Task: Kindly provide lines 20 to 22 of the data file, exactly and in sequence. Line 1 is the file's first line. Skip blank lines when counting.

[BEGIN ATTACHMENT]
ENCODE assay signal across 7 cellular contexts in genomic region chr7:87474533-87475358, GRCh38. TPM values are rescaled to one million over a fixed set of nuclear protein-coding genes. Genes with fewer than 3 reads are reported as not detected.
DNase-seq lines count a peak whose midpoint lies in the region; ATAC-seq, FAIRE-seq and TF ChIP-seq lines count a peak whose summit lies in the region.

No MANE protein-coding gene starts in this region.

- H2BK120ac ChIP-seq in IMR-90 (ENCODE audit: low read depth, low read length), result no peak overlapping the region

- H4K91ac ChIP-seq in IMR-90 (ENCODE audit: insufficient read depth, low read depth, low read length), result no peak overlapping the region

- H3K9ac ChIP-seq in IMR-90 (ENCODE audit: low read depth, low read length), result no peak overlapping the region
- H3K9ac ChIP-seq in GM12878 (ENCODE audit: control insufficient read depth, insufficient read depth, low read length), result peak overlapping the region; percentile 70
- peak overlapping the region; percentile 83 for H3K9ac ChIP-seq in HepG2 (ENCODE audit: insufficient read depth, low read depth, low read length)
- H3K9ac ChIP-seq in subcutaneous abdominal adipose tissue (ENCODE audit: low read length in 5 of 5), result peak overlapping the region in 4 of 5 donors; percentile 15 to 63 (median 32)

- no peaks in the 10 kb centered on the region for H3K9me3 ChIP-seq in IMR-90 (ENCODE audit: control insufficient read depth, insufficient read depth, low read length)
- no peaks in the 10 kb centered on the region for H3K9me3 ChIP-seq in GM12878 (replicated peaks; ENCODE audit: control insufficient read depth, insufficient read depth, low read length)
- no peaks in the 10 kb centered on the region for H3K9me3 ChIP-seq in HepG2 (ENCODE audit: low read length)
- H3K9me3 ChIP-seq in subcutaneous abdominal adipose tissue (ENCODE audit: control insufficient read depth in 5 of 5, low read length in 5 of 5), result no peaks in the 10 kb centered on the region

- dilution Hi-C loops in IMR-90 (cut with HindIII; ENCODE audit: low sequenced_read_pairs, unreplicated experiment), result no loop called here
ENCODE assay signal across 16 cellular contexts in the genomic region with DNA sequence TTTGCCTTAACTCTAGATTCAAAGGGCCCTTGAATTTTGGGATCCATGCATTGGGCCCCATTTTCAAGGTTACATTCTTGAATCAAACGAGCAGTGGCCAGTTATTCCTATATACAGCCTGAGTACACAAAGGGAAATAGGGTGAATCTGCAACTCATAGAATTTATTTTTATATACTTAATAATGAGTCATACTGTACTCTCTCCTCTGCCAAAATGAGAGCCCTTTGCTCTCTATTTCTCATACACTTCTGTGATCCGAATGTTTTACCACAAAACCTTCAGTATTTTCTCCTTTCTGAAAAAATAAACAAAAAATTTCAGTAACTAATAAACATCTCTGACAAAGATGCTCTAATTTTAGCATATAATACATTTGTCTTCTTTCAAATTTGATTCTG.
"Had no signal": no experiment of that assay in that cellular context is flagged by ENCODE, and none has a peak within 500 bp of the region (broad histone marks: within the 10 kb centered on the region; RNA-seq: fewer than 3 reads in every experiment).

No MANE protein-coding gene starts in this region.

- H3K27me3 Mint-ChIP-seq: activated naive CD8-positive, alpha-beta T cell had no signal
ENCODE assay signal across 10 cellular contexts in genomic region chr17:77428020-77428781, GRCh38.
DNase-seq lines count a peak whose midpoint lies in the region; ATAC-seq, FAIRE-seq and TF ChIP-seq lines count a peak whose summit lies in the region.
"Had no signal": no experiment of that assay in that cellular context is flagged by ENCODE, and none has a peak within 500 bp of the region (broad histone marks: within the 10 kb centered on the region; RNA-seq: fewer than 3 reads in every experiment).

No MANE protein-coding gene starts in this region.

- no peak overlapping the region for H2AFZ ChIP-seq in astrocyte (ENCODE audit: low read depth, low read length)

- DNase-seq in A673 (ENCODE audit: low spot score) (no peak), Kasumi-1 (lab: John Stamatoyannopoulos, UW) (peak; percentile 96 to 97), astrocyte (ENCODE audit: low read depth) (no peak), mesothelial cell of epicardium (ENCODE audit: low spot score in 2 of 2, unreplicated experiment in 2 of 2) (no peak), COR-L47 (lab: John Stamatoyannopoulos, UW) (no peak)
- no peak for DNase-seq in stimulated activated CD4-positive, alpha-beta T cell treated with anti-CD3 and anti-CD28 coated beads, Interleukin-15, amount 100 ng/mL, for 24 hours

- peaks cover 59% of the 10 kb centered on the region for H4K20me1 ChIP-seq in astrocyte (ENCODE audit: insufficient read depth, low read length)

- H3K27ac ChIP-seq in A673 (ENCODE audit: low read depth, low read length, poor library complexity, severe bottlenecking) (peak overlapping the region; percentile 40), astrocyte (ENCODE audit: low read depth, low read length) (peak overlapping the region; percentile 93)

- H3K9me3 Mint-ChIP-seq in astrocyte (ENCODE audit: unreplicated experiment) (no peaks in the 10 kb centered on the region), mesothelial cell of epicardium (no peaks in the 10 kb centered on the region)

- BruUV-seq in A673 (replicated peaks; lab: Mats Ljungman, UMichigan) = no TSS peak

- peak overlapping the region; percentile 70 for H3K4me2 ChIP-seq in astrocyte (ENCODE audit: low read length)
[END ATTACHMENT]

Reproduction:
DNase-seq lines count a peak whose midpoint lies in the region; ATAC-seq, FAIRE-seq and TF ChIP-seq lines count a peak whose summit lies in the region.
"Had no signal": no experiment of that assay in that cellular context is flagged by ENCODE, and none has a peak within 500 bp of the region (broad histone marks: within the 10 kb centered on the region; RNA-seq: fewer than 3 reads in every experiment).

No MANE protein-coding gene starts in this region.